Death toll passes 5 million, pregnant women urged to get vaccinated: COVID-19 Daily Bulletin
Updated 20:46, 02-Oct-2021
Thomas Wintle
People are evacuated from an intensive care unit of a COVID-19 hospital in Constanta, Romania after a fire broke out. /Inquam Photos/Costin Dinca via Reuters

People are evacuated from an intensive care unit of a COVID-19 hospital in Constanta, Romania after a fire broke out. /Inquam Photos/Costin Dinca via Reuters



Seven people died on Friday after a fire broke out in a Romanian intensive care unit treating COVID-19 patients, the country's third deadly hospital fire in a year. Prosecutors have opened an investigation into the cause while angry relatives of patients protested outside the building.

Deaths related to COVID-19 hit 5 million on Friday, according to the Reuters news agency. While it took just over a year for the COVID-19 death toll to hit 2.5 million, the next 2.5 million deaths were recorded in just under eight months, according to the agency's analysis.

The EU's drug regulator has identified a potential link between the Johnson & Johnson vaccine and rare cases of blood clotting, recommending the condition be listed as a possible side-effect of the shot.

Russia has reported 887 deaths, its largest single-day death toll since the pandemic began and the fourth daily record in a row.

In France, the seven-day average of new cases has dropped below 5,000 for the first time since July 13. Earlier in the year, new daily cases had fallen below 2,000, but the infection rate had hit nearly 24,000 by mid-August.

Swiss citizens who convince their friends to get a vaccine are being offered a free restaurant meal or cinema outing by the government, under a scheme aimed at boosting the country's comparatively low vaccination rate.

The Delta variant increases risks for unvaccinated pregnant women compared with coronavirus cases earlier in the pandemic, new data suggest. Until early 2021, the proportion of severe or critical cases among pregnant women was around 5 percent, and were "largely nonexistent" in February and most of March 2021, researchers in Dallas, U.S. said. They add that the study "highlight the urgency of the requirement of prevention measures including COVID-19 vaccination during pregnancy."

Six months after a second dose of Pfizer, many recipients no longer have vaccine-induced antibodies that help protect against infection, a new study suggests. The shot induced high levels of antibodies when initially given, the researchers said, but these levels dropped by nearly 10-fold after seven months. However neutralizing antibodies are not the immune system's only defense against the virus and real-world studies in the UK recently showed that after 20 weeks, protection against hospitalization (or death) remains above 90 percent for Pfizer recipients.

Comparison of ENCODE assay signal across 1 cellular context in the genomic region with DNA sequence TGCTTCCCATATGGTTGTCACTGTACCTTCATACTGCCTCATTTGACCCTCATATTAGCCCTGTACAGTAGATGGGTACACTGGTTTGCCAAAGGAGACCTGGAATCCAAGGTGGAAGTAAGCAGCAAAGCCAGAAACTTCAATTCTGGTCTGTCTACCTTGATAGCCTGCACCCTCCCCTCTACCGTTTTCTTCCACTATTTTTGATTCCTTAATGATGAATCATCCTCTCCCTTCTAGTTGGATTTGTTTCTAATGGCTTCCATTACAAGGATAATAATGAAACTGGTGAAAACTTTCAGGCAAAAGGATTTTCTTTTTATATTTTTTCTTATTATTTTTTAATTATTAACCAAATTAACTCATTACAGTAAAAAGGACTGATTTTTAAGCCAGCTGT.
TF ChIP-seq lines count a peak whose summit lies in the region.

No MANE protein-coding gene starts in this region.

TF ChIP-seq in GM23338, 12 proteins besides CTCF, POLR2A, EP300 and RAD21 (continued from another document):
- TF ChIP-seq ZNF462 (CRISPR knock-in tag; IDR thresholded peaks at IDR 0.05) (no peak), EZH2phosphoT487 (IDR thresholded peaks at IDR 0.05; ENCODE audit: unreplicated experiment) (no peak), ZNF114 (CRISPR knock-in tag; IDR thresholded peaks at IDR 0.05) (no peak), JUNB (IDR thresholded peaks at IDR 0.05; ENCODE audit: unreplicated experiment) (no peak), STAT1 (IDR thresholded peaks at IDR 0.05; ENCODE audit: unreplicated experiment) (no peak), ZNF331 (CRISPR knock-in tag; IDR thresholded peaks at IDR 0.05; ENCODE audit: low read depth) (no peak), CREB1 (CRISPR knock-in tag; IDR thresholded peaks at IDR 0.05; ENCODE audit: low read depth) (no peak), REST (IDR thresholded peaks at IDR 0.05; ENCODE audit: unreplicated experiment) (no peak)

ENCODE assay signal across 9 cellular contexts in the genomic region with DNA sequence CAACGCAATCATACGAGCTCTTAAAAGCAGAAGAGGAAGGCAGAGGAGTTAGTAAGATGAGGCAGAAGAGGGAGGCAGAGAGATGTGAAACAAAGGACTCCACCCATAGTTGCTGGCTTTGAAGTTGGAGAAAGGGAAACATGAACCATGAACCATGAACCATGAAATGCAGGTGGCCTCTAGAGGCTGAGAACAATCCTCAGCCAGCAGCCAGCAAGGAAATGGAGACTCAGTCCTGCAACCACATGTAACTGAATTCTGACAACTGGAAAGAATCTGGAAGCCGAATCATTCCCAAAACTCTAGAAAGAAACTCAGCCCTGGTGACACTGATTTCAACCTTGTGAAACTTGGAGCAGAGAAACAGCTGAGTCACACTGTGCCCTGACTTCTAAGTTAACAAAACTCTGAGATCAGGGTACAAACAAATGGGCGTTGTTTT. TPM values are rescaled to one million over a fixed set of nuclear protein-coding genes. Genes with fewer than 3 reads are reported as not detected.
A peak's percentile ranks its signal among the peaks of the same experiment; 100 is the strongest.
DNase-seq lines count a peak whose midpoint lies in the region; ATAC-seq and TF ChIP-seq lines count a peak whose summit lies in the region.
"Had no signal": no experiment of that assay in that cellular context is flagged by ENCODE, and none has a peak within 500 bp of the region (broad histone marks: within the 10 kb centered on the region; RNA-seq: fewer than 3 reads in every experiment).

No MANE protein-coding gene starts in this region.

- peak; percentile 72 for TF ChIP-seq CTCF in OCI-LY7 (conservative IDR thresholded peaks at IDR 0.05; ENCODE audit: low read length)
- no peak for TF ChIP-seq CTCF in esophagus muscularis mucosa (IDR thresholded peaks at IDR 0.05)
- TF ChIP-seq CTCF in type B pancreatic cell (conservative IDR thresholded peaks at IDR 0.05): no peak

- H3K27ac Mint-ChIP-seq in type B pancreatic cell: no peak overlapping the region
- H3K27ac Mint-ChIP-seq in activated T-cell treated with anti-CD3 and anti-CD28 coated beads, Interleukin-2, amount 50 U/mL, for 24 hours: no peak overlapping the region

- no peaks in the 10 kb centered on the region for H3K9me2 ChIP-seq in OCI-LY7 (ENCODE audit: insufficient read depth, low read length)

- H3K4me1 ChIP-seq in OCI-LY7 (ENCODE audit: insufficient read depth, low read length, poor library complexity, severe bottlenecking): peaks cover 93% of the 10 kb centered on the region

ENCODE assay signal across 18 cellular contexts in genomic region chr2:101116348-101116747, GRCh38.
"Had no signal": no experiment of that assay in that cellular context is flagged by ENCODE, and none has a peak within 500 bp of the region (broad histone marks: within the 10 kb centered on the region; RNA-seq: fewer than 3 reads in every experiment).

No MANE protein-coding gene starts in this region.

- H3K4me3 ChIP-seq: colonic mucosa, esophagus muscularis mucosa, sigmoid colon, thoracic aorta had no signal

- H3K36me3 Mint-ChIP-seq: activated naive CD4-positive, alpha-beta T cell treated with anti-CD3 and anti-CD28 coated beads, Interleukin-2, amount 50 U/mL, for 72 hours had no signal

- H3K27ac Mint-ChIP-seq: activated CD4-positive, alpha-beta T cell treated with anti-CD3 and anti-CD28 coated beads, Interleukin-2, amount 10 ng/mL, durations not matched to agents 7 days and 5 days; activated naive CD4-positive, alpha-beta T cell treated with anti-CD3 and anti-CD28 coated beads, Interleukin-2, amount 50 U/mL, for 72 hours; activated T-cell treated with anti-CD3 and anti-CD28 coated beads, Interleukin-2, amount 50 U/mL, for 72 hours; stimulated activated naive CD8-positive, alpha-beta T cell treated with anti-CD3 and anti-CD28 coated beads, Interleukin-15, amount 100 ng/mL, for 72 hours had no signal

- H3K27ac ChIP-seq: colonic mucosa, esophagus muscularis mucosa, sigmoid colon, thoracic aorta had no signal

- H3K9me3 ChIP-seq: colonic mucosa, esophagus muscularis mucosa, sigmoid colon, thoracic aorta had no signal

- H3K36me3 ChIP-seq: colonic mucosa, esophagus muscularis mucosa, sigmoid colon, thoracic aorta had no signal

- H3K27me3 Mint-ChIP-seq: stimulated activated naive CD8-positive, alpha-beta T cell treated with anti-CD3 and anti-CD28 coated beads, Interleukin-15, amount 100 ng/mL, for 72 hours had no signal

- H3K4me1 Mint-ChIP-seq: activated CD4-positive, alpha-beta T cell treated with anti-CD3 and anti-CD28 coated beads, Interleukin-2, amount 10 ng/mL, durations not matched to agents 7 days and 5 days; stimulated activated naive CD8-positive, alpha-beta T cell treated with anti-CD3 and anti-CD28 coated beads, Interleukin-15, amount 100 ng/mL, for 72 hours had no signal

UK nationals visiting India will from Monday have to quarantine even if they are fully vaccinated, in what is being seen as a direct response to new UK curbs on Indian citizens. The new rules follow the UK decision to require Indians vaccinated with AstraZeneca's Covishield - identical to the doses given to millions of Britons - to quarantine.

An experimental antiviral pill could halve the chances of being hospitalized for those most at risk of getting severe COVID-19, according to new data. Hailed as a "huge advance" in how the virus is treated, Molnupiravir, produced by U.S. drugmakers Merck, would be the first oral antiviral medication for the coronavirus if it is approved. The chair of Britain's antivirals taskforce has hinted at the UK's interest in buying the potential breakthrough pill.

School-age children are leading an increase in infections in England, according to data from Britain's Office for National Statistics. Following schools being open for around a month, more than 1 in 25 students tested positive for the coronavirus, with the overall prevalence figure for England at 1 in 85.

Cases of rare heart inflammation were relatively higher for those having taken Moderna's vaccine compared with the Pfizer/BioNTech shot, according to new research from the Public Health Agency of Canada. The data also showed heart inflammation occurred more often in males, and in adolescents and adults under the age of 30. But as with previous studies elsewhere, incidents remain very rare.



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CGTN Africa: Nigeria gets $400 million in World Bank financing for COVID-19

Source(s): Reuters

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